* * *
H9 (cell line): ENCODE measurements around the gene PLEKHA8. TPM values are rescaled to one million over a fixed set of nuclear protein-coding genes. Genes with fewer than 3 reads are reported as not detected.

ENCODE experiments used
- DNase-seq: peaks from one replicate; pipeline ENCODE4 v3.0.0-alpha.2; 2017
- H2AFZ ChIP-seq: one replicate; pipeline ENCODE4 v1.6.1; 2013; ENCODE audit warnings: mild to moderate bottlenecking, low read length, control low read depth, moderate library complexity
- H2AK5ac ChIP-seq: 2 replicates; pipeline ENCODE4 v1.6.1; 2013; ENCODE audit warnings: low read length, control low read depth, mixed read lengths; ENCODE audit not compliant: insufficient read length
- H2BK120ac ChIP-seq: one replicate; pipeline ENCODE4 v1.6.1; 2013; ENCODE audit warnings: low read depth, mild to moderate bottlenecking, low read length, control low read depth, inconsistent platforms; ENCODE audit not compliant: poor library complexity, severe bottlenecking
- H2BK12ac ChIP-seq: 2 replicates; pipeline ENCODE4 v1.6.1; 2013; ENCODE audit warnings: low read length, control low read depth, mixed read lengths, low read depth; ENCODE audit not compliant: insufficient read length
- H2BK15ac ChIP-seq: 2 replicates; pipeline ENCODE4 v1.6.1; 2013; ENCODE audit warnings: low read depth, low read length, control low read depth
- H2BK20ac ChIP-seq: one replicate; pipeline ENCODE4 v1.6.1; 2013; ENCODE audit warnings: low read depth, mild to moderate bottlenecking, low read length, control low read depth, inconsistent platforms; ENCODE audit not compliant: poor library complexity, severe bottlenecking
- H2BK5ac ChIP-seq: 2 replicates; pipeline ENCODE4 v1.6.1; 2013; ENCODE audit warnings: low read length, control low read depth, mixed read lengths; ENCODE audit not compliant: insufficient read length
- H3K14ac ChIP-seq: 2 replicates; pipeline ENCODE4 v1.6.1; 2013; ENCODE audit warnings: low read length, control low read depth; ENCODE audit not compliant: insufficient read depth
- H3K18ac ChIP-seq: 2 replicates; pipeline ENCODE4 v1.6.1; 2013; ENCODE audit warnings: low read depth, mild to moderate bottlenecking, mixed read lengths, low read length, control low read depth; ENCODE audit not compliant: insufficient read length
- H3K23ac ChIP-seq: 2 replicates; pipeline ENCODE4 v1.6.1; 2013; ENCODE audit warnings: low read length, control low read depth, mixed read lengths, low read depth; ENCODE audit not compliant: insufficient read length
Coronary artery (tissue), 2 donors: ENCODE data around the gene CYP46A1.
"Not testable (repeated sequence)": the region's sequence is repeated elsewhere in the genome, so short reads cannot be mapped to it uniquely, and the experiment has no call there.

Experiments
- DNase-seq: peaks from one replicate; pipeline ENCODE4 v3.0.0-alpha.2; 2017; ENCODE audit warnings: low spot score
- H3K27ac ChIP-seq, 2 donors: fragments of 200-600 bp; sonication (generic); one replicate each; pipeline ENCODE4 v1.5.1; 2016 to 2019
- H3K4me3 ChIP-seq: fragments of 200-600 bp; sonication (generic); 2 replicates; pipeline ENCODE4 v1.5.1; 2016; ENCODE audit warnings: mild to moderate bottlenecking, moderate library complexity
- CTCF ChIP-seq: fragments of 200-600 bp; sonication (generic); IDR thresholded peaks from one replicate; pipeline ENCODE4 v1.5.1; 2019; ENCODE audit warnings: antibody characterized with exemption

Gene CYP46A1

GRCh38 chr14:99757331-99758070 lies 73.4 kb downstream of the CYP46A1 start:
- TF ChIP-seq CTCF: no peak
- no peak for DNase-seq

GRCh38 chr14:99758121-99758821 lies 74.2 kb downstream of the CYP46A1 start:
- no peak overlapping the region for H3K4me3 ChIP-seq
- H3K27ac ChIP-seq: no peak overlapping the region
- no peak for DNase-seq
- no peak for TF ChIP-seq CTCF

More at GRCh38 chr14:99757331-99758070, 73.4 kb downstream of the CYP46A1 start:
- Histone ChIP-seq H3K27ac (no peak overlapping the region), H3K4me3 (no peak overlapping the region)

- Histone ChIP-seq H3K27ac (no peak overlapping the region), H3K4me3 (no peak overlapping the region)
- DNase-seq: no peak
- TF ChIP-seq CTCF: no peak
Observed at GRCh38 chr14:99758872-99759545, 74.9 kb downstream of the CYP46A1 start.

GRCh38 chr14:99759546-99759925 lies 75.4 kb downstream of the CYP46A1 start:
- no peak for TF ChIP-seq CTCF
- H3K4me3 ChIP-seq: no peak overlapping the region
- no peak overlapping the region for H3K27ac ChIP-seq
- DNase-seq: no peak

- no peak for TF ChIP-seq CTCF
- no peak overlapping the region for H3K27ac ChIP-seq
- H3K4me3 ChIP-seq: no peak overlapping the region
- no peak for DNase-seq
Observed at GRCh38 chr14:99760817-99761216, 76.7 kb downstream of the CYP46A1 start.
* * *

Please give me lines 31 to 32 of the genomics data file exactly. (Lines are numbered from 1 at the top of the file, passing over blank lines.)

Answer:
- Histone ChIP-seq H3K27ac (no peak overlapping the region), H3K4me3 (no peak overlapping the region)

- Histone ChIP-seq H3K27ac (no peak overlapping the region), H3K4me3 (no peak overlapping the region)